As an entrepreneur, I understand incentives in business. Companies move because they get better deals from other countries. Why not give them the certainty they require by setting the corporate income tax to zero and providing certainty in regulations, etc.? The end consumer buying the product is the one that ultimately pays all the taxes remitted by a corporation – the corporation just writes the check. With a corporate tax of zero, companies would fight to move their operations to the U.S.

How do you plan to help work alongside the next president and administration, whether a Democrat or Republican wins?

I am a negotiator. A peacemaker. I am not wearing a red or blue jersey and have no strings on my political career that can be pulled by party leaders. I, and other Libertarians and independents, are the only ones who can truly work with members of the old parties to craft real solutions to the very serious challenges facing our nation.

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Todd Young

ABOUT THE CANDIDATE

Name: Todd Young

Office sought: U.S. Senate

Age: 44

Political party: Republican

Occupation: Marine veteran, former management consultant, currently serving as a member of the U.S. House of Representatives

Political experience: U.S. House of Representatives, 2011-present

Family: Wife Jenny; four children

Q&A

Why are you seeking election?

I’m running for people like my dad. He was a small business owner who just wanted to be able to provide a good home and a good life for his family. And I’m running because Jenny and I want for our four children what every Hoosier parent wants for their children — that’s access to a quality education that leads to good-paying jobs and meaningful careers in the Hoosier state.

What makes you a qualified candidate for the position?

I have experience across a broad spectrum of areas that comes from my time as a Marine intelligence officer, my time in the private sector and of course my time in Congress, where I have consistently not just talked about the problems we face but worked for and achieved solutions to those problems. I have a proven track record of principled, pragmatic answers to some of the toughest challenges Americans face today, and I will continue that work as senator.

What are your legislative priorities if you are elected?

I’ll have three legislative priorities. First, to repeal and replace Obamacare with a free market-based system that keeps costs down and ensures access for the most vulnerable in our society. Second, to reform our tax code so that small businesses are no longer hamstrung at the starting line by unfair and unsustainable taxes. Third, to reverse the failed Obama/Clinton foreign policy through measures like my proposed select committee on the Iranian nuclear deal that would hold Iran accountable and keep Congress and the public informed of its transgressions.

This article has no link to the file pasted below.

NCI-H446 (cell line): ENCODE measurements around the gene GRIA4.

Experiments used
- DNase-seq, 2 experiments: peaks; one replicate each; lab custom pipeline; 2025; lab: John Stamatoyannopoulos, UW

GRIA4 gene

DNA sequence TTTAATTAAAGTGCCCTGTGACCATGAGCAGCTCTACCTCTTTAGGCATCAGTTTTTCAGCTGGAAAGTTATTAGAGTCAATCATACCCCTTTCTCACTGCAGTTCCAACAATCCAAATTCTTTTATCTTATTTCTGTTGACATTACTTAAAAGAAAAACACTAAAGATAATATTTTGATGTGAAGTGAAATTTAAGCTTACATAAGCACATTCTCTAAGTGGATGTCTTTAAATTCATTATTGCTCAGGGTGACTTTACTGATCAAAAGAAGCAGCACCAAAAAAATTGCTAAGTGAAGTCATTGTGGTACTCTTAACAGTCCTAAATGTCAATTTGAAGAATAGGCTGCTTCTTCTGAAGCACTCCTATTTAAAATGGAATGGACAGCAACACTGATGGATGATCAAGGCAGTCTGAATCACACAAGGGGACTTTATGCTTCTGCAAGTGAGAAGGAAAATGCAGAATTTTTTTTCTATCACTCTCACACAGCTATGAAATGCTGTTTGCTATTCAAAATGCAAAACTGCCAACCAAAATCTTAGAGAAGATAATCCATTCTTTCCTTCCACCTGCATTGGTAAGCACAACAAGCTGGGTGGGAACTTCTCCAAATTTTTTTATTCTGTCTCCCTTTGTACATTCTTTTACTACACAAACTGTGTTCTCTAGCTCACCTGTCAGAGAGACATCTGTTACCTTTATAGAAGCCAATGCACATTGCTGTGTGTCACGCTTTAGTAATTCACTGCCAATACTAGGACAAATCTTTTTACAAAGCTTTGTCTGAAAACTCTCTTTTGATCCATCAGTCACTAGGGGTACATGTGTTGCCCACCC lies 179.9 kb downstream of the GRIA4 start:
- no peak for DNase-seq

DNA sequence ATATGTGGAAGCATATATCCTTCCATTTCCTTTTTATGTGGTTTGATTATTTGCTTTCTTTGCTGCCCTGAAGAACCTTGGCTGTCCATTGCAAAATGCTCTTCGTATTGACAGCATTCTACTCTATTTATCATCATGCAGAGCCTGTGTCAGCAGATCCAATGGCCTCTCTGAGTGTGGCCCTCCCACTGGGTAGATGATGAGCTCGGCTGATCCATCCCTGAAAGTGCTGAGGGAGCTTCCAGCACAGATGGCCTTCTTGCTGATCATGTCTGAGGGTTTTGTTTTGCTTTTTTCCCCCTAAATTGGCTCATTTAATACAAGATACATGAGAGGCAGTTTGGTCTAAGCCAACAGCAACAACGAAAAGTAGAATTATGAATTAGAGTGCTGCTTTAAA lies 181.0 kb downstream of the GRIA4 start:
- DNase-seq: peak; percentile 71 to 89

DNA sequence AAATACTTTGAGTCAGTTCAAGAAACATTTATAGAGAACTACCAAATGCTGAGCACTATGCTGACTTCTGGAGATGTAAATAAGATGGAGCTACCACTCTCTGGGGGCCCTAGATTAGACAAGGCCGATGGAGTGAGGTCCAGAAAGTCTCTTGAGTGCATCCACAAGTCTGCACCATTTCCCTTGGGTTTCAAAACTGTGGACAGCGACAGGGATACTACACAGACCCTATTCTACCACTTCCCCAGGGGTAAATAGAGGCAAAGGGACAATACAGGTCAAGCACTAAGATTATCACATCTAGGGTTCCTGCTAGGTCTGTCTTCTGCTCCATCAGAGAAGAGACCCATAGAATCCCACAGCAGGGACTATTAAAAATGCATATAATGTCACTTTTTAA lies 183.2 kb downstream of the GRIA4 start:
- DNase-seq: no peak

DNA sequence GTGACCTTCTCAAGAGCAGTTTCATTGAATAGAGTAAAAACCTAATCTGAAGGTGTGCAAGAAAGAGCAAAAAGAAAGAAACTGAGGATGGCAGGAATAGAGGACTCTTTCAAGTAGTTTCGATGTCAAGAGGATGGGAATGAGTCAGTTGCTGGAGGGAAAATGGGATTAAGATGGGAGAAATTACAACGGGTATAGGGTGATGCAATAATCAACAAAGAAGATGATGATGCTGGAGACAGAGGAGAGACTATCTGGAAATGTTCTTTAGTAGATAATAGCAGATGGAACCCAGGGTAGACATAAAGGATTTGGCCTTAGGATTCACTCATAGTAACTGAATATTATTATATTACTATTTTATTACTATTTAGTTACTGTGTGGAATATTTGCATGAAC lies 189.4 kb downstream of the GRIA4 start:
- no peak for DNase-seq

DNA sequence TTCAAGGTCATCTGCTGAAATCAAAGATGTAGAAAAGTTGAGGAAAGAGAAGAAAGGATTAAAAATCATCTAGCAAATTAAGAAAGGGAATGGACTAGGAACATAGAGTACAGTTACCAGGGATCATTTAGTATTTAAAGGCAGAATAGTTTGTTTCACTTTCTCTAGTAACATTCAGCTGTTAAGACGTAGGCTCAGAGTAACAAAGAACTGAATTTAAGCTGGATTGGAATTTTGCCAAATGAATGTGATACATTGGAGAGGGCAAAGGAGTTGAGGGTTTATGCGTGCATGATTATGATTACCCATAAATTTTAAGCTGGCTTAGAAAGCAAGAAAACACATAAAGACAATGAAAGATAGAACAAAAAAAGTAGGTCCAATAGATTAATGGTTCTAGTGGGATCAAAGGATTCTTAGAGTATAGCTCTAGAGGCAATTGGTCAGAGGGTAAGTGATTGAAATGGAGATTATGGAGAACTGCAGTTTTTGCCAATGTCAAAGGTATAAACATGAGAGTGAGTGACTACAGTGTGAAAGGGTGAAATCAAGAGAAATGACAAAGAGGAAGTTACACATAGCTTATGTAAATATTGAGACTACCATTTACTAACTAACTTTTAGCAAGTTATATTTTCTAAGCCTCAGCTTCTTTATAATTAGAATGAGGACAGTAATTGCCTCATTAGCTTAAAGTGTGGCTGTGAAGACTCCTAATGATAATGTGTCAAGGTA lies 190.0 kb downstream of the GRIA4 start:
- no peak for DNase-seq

What do you believe are the biggest challenges facing our nation at this time? How do you plan to solve them?

The two largest challenges we face today are a stagnant economy and growing global extremism that threatens U.S. security. Our economy has recovered in only the most technical sense; for millions of Americans, there has been little recovery from the recession. That’s why I want to eliminate job-killing regulations that hamstring businesses and reform our tax code to promote job growth not stifle it. In terms of countering global extremism, rather than continue the failed, lead-from-behind Obama/Clinton foreign policy, America must rise to the challenge and stay engaged in the world. Global stability is in the best interest of America.

Major manufacturing companies, including Carrier in Indianapolis, have recently left the United States for Mexico, citing too much federal regulation. Do you believe there is too much business regulation or not enough?

Regulations are stifling all sectors of our economy, especially manufacturing and agriculture. The current administration’s war on job-creators, otherwise known as the Clean Power Plan, and various other aspects of the left’s environmental agenda are chopping our manufacturing sector at the knees while providing little to no environmental benefit. We should be focusing on creating jobs, and that starts with restoring Congressional power over regulatory bodies. That’s why I introduced the REINS Act, which would require congressional approval over any proposed regulation with over $100 million in economic impact. We need to put unelected bureaucrats out of business, not the people of Indiana.

How do you plan to help work alongside the next president and administration, whether a Democrat or Republican wins?

As a member of the House, I’ve shown that I know how to work across the aisle, while championing the principles of limited government, and I plan on continuing that in the Senate. Regardless of who’s president, I’m willing to work with them to ensure an efficient, effective government that works for the people of America, not special interests or political bosses.